Failed by their leaders, almost three-quarters of Haredi adults in the capital have been infected
You have heard about the wet markets in Wuhan, the overwhelmed hospitals of Lombardy and the super-spreading ski resort of Ischgl. But for a sobering story of coronavirus contagion, Britain does not need to look so far from home. In fact, as a strikingly underreported new study has revealed, hidden away in the heart of London is a small section of society that has suffered one of the highest recorded levels of infection in the world.
The capital’s strictly Orthodox Jewish, or Haredi, community has an infection rate of at least 64% — UK-wide estimates range from 7% to 30%. And according to the new study by the London School of Hygiene and Tropical Medicine (LSHTM), that figure rises to a staggering 74% among adults and secondary school children.
When I visited the area in North London last week — the study’s researchers have asked the press to refrain from naming the community’s precise location for security reasons — there was little to suggest that it has endured a pandemic quite unlike any other in the world.
Smartly dressed children skip down the steps of their schools into waiting minibuses; men with sidelocks and dark frock coats rush to synagogue, their wide-brimmed black hats draped with makeshift plastic coverings to protect them from the elements.
Storm Darcy is sending snow across this enclave of the city, with strong easterly winds wending their way from Ukraine — the same place from where the biggest stream in ultra-Orthodox Judaism, and its 18th-century codes of dress, originated. Over the past few weeks, a chill wind of publicity has also been blowing through the area, home to 25,000 Haredim — the word comes from the Hebrew “to tremble” before God — the largest community in Europe.
It culminated last month with coverage of an illegal wedding held at a state school and attended by 150 guests, though other recent stories about the community have covered everything from forced marriage to benefit fraud. But, like so much about this complex corner of London, the picture is far more nuanced than it first appears. Yes, life here is going on largely as normal, but most of the manifold physical interactions which may seem to break lockdown rules are, in fact, perfectly legal.
Unlike Christians, who may go to church once a week, Orthodox Jewish men pray three times a day, and the government has allowed communal worship in England since July 4. All Haredi children are also still allowed to attend lessons. They come under the government’s category of “vulnerable children” as they live in overcrowded households and attend schools that ban internet access at home.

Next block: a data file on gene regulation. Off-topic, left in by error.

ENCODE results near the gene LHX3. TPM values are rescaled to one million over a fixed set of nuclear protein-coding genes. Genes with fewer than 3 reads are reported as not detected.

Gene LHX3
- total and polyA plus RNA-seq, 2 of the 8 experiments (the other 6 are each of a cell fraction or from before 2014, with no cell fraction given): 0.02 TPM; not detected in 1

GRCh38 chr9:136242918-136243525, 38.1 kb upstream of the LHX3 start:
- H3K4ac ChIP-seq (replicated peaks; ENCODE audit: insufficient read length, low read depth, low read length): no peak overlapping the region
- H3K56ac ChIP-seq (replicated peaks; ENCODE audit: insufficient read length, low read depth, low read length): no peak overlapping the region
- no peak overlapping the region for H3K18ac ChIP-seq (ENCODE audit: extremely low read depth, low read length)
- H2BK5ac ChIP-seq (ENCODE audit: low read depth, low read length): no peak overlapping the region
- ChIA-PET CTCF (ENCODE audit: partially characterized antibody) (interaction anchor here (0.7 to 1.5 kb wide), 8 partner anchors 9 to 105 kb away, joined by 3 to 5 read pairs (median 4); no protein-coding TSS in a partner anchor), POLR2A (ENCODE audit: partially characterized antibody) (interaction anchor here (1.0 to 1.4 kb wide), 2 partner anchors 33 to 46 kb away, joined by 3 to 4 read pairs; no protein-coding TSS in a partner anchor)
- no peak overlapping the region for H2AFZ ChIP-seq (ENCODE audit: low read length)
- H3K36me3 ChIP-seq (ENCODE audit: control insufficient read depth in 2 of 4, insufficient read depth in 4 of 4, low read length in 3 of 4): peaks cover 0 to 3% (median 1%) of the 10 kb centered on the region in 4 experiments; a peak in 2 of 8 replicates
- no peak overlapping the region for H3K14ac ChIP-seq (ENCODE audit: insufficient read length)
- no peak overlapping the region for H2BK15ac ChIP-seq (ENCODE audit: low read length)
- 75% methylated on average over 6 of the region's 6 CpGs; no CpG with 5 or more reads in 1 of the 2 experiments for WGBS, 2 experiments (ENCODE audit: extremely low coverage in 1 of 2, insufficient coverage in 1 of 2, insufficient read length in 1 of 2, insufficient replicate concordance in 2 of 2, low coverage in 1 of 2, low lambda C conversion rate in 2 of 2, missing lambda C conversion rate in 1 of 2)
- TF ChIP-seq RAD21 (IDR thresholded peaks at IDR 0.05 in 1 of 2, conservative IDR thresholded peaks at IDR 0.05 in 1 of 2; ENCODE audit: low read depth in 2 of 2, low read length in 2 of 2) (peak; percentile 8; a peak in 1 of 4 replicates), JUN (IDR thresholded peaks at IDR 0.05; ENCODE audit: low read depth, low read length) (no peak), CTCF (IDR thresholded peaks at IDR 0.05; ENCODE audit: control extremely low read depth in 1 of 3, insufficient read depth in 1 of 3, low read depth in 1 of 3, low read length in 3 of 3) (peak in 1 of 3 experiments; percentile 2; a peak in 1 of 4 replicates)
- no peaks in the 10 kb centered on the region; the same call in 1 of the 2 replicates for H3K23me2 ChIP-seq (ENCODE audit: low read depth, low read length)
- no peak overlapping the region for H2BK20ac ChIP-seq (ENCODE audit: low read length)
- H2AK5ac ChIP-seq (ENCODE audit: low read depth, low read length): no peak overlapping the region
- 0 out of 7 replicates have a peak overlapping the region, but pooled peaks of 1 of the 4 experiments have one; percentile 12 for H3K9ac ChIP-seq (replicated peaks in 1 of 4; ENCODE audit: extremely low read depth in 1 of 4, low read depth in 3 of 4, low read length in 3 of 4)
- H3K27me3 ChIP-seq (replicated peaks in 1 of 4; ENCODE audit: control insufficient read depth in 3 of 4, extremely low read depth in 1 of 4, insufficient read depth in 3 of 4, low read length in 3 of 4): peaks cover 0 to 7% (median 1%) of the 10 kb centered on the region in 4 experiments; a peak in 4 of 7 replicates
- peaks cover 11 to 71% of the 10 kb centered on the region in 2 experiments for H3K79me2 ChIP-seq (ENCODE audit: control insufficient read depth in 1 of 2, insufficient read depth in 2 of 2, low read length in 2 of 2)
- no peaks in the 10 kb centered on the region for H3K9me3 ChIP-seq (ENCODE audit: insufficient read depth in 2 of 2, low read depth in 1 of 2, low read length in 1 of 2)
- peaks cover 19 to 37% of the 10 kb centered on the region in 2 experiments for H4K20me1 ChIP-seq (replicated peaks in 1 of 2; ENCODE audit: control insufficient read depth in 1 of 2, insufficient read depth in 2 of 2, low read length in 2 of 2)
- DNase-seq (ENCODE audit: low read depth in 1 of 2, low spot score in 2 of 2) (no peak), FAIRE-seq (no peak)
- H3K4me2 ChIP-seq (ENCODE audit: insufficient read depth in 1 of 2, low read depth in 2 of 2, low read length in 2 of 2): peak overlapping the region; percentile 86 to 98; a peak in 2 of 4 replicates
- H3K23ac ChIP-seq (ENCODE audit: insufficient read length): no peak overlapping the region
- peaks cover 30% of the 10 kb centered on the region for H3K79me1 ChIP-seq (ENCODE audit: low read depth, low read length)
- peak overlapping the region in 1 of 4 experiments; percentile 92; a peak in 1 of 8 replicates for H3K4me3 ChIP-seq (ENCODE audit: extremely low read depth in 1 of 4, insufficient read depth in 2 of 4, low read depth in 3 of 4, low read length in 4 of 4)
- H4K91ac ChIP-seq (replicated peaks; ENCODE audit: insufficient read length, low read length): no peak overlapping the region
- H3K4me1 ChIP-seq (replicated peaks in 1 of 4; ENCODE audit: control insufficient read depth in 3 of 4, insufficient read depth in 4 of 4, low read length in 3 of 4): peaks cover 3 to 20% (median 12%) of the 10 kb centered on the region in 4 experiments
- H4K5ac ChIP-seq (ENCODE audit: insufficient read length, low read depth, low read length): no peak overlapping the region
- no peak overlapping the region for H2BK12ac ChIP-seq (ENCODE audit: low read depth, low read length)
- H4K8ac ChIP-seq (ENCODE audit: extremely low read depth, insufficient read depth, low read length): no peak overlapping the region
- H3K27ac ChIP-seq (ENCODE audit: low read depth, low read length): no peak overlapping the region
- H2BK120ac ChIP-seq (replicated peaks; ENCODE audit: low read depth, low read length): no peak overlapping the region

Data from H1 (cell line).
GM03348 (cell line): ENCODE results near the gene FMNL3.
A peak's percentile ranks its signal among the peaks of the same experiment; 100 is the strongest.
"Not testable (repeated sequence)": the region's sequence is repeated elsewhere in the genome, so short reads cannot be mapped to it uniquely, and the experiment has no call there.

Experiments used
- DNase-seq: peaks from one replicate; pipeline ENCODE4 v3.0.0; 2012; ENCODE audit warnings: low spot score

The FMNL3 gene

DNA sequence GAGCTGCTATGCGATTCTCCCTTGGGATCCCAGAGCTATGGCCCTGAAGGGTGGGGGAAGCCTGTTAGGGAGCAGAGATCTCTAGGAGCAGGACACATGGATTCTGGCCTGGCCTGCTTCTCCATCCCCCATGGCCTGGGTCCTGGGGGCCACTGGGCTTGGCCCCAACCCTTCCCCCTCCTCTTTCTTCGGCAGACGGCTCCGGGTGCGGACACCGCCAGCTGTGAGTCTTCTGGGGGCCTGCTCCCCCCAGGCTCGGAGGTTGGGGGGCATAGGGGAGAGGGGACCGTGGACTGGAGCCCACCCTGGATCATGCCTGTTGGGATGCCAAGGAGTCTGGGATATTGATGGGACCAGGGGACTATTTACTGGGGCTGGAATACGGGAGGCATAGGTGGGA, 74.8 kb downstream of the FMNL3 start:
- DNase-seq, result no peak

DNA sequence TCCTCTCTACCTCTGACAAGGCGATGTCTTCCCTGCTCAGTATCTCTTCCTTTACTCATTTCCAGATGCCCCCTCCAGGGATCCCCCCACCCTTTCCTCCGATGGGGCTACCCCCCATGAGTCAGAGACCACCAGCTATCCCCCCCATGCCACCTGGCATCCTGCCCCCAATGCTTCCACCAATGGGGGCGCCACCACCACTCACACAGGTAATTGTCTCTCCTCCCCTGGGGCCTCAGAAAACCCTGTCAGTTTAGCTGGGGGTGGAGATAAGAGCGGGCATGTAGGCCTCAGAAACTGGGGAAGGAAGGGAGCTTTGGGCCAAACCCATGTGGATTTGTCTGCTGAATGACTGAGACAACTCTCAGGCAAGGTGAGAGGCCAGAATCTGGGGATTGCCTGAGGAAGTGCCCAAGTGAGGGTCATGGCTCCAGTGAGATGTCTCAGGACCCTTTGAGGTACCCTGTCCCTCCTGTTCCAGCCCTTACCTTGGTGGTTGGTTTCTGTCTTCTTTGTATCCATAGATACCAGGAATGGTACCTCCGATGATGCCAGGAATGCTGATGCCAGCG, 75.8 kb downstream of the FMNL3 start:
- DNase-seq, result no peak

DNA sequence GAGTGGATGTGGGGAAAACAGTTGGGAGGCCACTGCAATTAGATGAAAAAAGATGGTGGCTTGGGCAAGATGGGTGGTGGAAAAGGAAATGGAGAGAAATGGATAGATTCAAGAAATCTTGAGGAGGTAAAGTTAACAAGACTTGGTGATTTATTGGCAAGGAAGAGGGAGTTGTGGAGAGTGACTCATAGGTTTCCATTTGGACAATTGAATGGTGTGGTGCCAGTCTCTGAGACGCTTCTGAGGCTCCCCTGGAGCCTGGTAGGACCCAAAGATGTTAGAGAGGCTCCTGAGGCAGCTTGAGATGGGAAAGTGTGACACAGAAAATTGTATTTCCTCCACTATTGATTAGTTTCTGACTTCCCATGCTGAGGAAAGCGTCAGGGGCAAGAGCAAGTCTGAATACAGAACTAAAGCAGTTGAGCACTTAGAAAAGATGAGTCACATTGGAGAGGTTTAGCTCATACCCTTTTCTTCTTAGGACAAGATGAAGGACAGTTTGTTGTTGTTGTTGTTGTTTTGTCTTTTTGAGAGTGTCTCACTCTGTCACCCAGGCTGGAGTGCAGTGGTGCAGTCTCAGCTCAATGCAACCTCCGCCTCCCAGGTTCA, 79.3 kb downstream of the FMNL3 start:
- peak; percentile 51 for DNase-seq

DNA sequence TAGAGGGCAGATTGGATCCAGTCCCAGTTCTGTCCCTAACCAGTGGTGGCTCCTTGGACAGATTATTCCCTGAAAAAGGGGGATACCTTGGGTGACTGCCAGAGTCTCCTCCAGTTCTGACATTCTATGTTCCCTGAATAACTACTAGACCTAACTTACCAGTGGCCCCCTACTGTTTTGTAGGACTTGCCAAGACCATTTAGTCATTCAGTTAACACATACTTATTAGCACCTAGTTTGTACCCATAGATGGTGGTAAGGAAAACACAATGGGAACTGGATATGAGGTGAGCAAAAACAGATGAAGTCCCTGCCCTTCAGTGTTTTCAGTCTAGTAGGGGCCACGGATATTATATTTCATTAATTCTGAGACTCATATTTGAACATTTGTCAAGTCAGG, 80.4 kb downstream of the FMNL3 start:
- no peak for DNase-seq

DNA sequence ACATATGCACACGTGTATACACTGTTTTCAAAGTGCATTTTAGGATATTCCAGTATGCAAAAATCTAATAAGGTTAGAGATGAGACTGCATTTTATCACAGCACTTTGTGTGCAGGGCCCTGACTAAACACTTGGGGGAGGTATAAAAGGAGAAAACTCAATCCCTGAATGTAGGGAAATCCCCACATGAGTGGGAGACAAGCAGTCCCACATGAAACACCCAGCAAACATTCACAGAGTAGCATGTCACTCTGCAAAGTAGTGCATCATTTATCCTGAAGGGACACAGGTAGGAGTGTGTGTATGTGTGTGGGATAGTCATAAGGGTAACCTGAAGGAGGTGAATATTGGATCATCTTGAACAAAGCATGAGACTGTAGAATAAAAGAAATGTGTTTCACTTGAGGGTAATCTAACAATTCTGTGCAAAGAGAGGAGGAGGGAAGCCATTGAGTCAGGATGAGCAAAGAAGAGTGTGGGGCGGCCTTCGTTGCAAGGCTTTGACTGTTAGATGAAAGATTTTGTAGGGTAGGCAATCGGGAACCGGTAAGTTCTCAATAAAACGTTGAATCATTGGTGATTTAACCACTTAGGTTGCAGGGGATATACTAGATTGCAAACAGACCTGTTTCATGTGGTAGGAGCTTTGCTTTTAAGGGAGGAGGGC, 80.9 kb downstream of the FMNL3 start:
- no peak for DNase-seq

Even those who go to full-time unregistered “yeshivas” — which controversially escape Ofsted scrutiny because they offer a religious curriculum so restricted that they are not deemed schools under the Education Act — are allowed to continue attending, because the category also applies to “out-of-school settings”.
But their initial exposure to Covid-19 was also a product of bad timing. With its raucous celebrations and door-to-door gift giving, the festival of Purim fell in early March, less than a fortnight before the first lockdown was imposed. As one person who works in the community told me: “It was the Haredi Cheltenham Festival.”
One of the most unusual things about LSHTM’s study, which involved 343 households and 1,759 individuals late last year, was that it was initiated by the Haredim themselves. Its Medical Advocacy and Referral Service charity approached the scientists and even offered funding. “It’s the only time it’s happened to me in my career,” says Dr Michael Marks, who co-led the study.
Since publication, he has written in a local community newspaper warning that the data is no reason to relax. For while his findings are, on a human level, truly remarkable — some might say disturbing — they also raise profound scientific questions. If, for example, three-quarters of the community’s adults and secondary school children have been infected, does that mean that it now has herd immunity to the virus? And if that’s true, how should its existence influence policy decisions over the lifting of lockdown restrictions?
Dr Marks, however, is cautious about making any assumptions. “There isn’t a strict biological threshold for herd immunity,” he says, and especially because of the chance of reinfection and new variants, “we certainly wouldn’t think that the community has achieved [it].” Moreover, in more densely populated areas such as this one, where there are greater opportunities for viral transmission, any threshold would be higher than average.